In computer programming, COMEFROM (or COME FROM) is an obscure control flow structure used in some programming languages, originally as a joke.

<code>COMEFROM is roughly the opposite of GOTO in that it can take the execution state from any arbitrary point in code to a COMEFROM statement. The point in code where the state transfer happens is usually given as a parameter to COMEFROM. Whether the transfer happens before or after the instruction at the specified transfer point depends on the language used. Depending on the language used, multiple COMEFROMs referencing the same departure point may be invalid, be non-deterministic, be executed in some sort of defined priority, or even induce parallel or otherwise concurrent execution as seen in Threaded Intercal.

A simple example of a "COMEFROM x" statement is a label x (which does not need to be physically located anywhere near its corresponding COMEFROM) that acts as a "trap door". When code execution reaches the label, control gets passed to the statement following the COMEFROM. The effect of this is primarily to make debugging (and understanding the control flow of the program) extremely difficult, since there is no indication near the label that control will mysteriously jump to another point of the program.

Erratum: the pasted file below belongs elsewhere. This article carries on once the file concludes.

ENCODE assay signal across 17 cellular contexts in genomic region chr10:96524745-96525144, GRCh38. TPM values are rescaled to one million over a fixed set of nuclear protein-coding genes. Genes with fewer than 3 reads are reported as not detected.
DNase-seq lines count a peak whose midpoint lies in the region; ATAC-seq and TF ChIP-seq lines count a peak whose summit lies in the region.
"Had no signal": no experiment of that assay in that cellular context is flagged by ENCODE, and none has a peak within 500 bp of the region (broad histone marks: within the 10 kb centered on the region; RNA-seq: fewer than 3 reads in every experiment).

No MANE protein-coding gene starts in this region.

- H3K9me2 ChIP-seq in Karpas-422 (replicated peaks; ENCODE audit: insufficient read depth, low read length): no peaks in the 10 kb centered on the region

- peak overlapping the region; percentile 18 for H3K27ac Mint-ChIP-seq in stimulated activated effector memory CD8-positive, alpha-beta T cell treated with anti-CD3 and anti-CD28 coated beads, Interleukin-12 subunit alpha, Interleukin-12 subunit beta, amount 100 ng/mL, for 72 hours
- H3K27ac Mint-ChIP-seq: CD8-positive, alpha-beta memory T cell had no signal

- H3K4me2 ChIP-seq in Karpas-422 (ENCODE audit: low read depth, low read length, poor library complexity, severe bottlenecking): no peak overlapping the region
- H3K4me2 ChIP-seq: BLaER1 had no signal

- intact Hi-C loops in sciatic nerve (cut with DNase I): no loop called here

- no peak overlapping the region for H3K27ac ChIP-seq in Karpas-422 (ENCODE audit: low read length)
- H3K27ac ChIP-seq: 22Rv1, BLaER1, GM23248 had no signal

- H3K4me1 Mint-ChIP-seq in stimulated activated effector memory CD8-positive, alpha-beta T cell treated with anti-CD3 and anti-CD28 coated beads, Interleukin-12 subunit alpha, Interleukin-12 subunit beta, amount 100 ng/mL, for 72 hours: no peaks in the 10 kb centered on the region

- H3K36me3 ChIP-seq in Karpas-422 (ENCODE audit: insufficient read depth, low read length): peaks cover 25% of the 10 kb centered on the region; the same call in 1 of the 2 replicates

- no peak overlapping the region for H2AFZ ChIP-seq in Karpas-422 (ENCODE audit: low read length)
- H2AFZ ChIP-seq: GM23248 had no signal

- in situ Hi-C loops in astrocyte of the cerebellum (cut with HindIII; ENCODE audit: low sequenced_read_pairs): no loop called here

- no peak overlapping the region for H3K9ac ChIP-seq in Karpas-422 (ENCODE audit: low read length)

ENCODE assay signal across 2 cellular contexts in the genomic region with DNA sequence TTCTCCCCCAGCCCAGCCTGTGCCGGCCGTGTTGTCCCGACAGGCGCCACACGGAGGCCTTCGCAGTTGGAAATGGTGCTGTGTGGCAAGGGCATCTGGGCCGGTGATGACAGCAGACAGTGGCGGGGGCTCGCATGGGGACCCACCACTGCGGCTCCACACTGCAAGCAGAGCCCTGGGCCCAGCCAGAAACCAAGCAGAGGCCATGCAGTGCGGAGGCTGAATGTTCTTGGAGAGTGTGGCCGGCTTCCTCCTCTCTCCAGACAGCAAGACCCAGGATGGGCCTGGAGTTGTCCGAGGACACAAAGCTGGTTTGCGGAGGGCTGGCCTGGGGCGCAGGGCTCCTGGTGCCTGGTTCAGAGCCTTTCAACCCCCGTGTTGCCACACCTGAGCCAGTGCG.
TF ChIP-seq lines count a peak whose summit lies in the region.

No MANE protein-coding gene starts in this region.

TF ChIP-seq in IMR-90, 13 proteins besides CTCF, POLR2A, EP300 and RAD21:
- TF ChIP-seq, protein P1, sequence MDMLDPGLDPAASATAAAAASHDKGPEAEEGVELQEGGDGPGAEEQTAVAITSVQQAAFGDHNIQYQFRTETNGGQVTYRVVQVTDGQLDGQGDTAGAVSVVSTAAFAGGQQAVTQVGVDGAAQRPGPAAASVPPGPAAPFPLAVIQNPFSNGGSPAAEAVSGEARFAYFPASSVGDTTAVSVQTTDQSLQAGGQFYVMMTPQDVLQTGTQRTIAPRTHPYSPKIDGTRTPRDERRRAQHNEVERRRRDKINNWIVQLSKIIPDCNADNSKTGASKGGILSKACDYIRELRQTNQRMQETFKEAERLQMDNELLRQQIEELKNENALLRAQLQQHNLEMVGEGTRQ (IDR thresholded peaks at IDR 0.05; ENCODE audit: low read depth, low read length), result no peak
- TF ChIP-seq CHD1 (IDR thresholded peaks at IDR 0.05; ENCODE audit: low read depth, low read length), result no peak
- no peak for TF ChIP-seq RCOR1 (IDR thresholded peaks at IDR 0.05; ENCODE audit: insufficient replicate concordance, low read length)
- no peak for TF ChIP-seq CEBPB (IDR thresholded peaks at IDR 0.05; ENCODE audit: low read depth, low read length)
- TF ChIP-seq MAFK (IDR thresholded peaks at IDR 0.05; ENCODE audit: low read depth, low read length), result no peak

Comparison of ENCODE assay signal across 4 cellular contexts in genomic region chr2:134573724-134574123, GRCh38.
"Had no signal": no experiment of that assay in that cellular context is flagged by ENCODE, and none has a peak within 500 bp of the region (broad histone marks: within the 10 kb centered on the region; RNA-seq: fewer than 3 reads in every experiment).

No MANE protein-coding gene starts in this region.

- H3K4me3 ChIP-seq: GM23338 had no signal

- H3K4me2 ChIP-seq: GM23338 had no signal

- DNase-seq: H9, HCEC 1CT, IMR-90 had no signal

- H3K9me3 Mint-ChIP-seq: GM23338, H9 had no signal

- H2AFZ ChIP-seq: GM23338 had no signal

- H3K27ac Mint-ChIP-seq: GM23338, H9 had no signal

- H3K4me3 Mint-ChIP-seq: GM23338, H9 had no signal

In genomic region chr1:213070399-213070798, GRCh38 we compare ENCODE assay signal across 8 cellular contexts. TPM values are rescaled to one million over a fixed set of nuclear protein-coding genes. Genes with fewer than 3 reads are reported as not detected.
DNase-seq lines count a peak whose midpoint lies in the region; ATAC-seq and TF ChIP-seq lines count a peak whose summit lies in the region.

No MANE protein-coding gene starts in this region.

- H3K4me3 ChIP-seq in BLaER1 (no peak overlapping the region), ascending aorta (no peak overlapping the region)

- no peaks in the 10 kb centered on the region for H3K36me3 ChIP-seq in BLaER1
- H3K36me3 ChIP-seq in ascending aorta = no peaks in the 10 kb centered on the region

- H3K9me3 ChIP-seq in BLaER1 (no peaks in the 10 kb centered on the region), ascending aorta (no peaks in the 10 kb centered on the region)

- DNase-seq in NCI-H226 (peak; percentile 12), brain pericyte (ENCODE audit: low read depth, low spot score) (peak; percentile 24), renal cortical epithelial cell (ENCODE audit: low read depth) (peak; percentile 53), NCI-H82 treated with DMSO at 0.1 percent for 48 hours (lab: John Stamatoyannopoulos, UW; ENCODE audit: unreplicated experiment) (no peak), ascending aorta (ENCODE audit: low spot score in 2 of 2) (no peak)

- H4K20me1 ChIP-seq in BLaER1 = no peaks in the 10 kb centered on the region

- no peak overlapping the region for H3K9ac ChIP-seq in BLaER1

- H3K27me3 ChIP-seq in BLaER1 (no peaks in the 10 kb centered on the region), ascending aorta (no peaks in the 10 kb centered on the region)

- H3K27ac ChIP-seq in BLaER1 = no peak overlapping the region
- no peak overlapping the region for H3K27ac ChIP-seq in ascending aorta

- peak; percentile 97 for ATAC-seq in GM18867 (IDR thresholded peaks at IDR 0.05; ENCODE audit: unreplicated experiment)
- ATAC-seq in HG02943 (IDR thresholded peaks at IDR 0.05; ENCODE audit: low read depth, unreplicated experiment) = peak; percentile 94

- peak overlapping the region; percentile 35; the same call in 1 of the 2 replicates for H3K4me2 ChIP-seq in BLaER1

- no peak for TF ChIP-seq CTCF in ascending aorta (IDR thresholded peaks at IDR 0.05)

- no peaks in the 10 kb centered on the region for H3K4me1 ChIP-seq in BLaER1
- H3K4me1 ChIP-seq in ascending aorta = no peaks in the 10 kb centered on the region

Read more about COMEFROM:  History, Practical Uses, Hardware Implementation

Other articles related to "comefrom":

COMEFROM - Hardware Implementation
... DSP supports a DO..UNTIL instruction, intended for do..while loops, that is essentially a COMEFROM ... Example LCNTR=42 DO x UNTIL LCE /* COMEFROM x, unless the loop counter is zero */ F12=F0*F4, F8=F8+F12, F0=dm(I0,M3), F4=pm(I8,M9) IF NZ dm(I2,M2 ... With an always-true condition, we have a genuine COMEFROM ...